Tom Daley has confessed that he feels there is ‘extra pressure’ on same sex couples to be ‘good parents’.
The Olympic diver, 27, who welcomed his son Robbie via surrogacy with his husband Dustin Lance Black, 47, three years ago, revealed that he sometimes feels judged by people when out in public.
Speaking to Giovanna Fletcher on her Happy Mum Happy Baby podcast, Tom explained: ‘Being same sex dads, I felt a lot of extra pressure to be good parents and to be doing the right thing.’
‘We have to prove ourselves’: Tom Daley, 27, has said there is ‘extra pressure’ on same sex couples as he detailed parenting son Robbie Ray with husband Dustin Lance Black
He continued: ‘You do always feel a bit judged when you’re out in public because you want to be showing that you’re doing the best you possibly can, and I think it can be weird sometimes for people to see two dads and a baby.
‘We always felt like we had to be the best parents that we could ever be and do all of the right things, we were desperate to be parents just like everybody else.
‘It was that constant feeling of having to prove ourselves above and beyond.’
Family: The Olympic diver who welcomed a son via surrogacy with his Screenwriter husband Dustin, 47, three years ago, revealed that he feels judged by people when out in public
Tom discussed the complexity of same sex couples becoming parents as he revealed his worries that came when he first realised that he was gay.
He said: ‘Once I started to realise that I was gay, it was like, how am I going to have children in the future? What does this look like for me? What are the options?
‘Having to figure out exactly how that was going to work, looking down the routes of adoption, surrogacy and all of those different things.’
‘It is a lot more complicated for same sex parents to have children and you have to really think about it and like really, really want to have kids in order to be able to make it work and it’s extremely complex for same sex couples in a number of different ways.’
Doting dad: Tom revealed his worries as he said: ‘Once I started to realise that I was gay, it was like, how am I going to have children in the future? What does this look like for me?’
Tom detailed his and Lance’s decision to welcome their son Robert Ray, now three, back in 2018 via surrogacy.
The star who lost his father Rob Daley back in 2011 at the age of 40, added that he wanted to ‘pass on’ their family genes, after tragically losing many family members.
Tom explained: ‘Lance and I had lost so many people in our families and there was something about surrogacy that we were drawn to that just meant that we could pass on the people that we’d lost, their genes and their thoughts, their feelings, their personalities and being able to bring someone into the world, that felt so extremely special.’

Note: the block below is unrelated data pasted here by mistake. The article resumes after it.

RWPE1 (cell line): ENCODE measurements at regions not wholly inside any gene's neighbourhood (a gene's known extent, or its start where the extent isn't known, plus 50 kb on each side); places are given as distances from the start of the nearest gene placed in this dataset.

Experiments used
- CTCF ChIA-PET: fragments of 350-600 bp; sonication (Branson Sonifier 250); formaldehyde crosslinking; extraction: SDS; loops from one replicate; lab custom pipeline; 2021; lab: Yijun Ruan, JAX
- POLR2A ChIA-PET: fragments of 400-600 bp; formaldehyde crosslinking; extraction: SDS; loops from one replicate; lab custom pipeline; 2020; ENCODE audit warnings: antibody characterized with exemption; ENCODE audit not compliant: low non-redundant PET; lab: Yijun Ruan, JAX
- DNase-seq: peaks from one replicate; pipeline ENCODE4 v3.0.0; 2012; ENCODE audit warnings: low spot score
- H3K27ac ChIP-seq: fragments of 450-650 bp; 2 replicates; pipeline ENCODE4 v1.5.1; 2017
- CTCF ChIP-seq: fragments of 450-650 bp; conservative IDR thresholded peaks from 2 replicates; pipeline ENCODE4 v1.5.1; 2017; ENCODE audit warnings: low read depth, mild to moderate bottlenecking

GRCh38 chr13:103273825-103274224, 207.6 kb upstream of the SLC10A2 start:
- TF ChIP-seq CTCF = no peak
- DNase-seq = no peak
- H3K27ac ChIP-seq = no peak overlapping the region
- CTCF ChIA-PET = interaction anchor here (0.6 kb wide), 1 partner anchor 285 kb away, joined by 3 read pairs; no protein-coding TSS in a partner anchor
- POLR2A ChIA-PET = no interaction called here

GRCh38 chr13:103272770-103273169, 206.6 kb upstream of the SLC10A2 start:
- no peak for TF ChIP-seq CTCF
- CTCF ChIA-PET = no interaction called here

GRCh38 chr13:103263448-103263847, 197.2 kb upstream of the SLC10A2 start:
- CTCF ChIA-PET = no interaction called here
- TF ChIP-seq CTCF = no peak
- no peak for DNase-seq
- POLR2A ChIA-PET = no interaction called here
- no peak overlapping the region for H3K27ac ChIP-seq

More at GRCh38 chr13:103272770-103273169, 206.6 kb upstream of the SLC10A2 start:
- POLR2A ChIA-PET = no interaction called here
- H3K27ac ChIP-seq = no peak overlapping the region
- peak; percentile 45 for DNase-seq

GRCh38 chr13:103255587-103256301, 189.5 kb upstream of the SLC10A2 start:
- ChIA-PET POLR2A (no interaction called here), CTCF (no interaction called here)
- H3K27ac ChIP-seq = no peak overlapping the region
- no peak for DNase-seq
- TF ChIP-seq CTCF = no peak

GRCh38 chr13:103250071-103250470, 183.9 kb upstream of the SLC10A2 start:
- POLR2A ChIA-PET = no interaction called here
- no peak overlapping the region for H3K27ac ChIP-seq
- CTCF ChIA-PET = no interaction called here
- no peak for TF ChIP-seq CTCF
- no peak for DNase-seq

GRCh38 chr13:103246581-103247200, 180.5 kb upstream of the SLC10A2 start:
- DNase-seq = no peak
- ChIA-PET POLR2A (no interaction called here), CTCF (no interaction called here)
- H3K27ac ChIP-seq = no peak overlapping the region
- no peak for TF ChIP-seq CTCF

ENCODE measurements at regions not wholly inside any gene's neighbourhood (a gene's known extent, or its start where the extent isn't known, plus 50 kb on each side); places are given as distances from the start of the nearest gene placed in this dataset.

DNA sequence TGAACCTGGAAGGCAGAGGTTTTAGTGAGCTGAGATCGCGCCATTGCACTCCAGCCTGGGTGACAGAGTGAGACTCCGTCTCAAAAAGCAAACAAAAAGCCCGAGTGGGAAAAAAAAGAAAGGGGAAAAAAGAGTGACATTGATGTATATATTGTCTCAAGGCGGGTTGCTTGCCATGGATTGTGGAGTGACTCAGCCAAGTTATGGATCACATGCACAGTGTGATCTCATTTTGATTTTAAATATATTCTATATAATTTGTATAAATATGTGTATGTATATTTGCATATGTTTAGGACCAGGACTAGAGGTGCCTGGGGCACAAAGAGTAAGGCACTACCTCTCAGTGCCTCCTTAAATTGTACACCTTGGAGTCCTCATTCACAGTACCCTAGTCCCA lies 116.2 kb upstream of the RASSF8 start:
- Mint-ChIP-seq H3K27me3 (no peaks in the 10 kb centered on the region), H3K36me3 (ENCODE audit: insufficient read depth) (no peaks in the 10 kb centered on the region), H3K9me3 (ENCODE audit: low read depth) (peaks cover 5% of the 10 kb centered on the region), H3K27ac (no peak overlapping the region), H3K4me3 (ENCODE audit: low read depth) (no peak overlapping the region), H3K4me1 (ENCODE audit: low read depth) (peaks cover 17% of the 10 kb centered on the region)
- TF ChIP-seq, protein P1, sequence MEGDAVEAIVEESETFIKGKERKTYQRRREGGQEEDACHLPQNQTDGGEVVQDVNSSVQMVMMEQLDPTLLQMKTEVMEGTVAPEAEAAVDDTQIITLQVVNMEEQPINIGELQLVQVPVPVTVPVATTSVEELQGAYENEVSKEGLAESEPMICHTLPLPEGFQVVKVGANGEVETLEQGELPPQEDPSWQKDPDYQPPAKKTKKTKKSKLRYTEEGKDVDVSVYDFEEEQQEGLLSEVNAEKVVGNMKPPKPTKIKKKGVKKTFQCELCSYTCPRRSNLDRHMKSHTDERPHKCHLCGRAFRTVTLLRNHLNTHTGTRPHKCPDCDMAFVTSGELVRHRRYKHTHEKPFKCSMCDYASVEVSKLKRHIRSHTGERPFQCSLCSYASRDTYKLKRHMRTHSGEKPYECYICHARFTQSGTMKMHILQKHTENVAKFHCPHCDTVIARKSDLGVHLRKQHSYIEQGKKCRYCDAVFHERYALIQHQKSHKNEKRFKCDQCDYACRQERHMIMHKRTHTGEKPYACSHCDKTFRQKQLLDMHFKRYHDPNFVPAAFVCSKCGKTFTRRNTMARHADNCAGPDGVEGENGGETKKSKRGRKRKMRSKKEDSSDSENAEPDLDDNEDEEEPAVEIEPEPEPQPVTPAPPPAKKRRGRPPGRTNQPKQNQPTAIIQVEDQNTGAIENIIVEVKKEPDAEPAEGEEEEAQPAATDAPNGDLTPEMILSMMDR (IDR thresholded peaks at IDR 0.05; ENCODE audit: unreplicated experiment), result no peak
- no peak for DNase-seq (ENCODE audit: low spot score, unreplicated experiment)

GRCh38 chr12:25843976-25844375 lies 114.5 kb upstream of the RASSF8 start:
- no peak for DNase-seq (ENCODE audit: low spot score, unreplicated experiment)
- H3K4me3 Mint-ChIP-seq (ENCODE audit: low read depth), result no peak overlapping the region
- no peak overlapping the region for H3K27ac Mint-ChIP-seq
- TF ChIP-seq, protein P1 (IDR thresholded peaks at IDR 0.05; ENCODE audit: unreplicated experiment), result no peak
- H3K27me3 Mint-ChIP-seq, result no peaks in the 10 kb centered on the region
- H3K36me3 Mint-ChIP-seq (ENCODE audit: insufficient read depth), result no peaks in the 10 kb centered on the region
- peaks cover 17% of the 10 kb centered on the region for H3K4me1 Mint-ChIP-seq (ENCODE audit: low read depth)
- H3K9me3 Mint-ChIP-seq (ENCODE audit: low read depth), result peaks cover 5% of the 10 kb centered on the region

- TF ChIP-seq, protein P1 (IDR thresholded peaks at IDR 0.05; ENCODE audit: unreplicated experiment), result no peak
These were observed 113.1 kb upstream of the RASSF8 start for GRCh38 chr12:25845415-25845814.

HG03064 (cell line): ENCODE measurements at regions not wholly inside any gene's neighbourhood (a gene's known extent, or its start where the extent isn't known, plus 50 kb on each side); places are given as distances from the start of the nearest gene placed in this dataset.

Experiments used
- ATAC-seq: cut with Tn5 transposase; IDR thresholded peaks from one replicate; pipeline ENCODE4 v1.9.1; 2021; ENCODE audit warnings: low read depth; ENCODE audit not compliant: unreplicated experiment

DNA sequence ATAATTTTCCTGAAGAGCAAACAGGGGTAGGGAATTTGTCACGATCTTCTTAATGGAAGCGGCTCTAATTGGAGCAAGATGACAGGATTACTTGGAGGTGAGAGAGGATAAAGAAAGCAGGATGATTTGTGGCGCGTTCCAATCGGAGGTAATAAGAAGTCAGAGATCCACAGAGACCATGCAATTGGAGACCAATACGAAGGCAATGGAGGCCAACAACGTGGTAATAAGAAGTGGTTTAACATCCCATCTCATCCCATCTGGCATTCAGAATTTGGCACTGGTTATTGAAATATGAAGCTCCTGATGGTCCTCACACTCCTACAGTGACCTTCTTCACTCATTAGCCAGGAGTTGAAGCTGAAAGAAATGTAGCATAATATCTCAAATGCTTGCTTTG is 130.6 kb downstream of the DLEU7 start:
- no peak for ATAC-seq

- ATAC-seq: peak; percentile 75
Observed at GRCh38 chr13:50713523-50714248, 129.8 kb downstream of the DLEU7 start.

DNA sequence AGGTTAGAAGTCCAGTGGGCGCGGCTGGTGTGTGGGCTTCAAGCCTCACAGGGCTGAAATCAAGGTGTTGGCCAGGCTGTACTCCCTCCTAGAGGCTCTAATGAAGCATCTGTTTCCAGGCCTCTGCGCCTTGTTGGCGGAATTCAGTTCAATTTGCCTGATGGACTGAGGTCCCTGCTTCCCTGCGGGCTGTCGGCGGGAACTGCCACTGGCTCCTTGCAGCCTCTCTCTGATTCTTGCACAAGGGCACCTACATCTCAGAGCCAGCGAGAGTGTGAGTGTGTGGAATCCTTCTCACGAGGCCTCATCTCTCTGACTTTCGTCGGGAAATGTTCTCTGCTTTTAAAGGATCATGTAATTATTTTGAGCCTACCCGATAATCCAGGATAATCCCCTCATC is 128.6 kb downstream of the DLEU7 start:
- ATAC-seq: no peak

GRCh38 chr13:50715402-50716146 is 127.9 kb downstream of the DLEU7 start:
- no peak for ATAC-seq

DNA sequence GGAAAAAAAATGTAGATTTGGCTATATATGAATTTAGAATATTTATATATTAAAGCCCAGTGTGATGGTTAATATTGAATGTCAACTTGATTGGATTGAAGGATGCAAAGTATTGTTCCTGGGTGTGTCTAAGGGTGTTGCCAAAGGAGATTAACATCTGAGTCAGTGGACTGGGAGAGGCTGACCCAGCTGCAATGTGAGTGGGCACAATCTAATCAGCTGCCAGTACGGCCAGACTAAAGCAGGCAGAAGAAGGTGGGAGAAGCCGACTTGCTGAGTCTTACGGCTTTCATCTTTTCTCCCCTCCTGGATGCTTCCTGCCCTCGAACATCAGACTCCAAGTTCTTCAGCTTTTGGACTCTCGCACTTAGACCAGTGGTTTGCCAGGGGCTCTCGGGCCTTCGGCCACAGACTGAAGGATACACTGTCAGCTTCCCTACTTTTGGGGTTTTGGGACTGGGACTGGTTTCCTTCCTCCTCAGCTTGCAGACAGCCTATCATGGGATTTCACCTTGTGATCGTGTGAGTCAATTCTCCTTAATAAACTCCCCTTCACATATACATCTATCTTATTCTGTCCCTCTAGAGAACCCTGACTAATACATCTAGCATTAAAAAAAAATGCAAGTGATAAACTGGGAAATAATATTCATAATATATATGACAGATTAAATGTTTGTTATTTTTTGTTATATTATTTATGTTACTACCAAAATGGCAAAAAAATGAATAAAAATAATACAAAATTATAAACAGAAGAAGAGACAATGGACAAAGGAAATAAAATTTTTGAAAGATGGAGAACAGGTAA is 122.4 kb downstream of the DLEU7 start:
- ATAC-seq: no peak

Adorable: Tom detailed his and Lance’s decision to welcome their son Robert Ray, now three, back in 2018 via surrogacy
The Plymouth born diver and the American screenwriter, decided to go through with the process in the US, as Tom explained how in the UK both surrogates and parents are not afforded the same legal rights .
Tom previously explained they both provided sperm to fertilise their surrogate’s eggs, but do not wish to know who the biological father is.
He added: ‘We looked into it in the UK and in the US. In the UK it’s a lot more complicated because surrogates aren’t as well protected legally, intended parents aren’t protected legally, it’s just not safe, there’s a lot of hurdles to have to jump over.
‘In the US, everything is regulated in a way that keeps everyone safe and in the US the surrogacy process is a lot more streamlined.’
Cute: The couple chose to raise Robbie in London after the couple made the ‘difficult’ decision to choose to live in the UK despite negative reaction to their surrogacy
The couple chose to raise Robbie in London after the couple made the ‘difficult’ decision to choose to live in the UK despite negative reaction to their surrogacy.
Of their gratitude towards their surrogate he added: ‘There are no words to describe how grateful you can be to someone our surrogate is so special, we speak to her all the time on Facetime with Robby.’
Speaking to BBC Radio at the time of their son’s birth Tom said: ‘In the US, where we’ve been working with our surrogate, the reception was incredibly warm, with almost no exception.’
But, he added, that in the UK ‘We heard things that weren’t so friendly. Maybe because there are misconceptions about surrogacy here.’
Thankful: Of their gratitude towards their surrogate he added: ‘There are no words to describe how grateful you can be to someone our surrogate is so special’
- Happy Mum Happy Baby on acast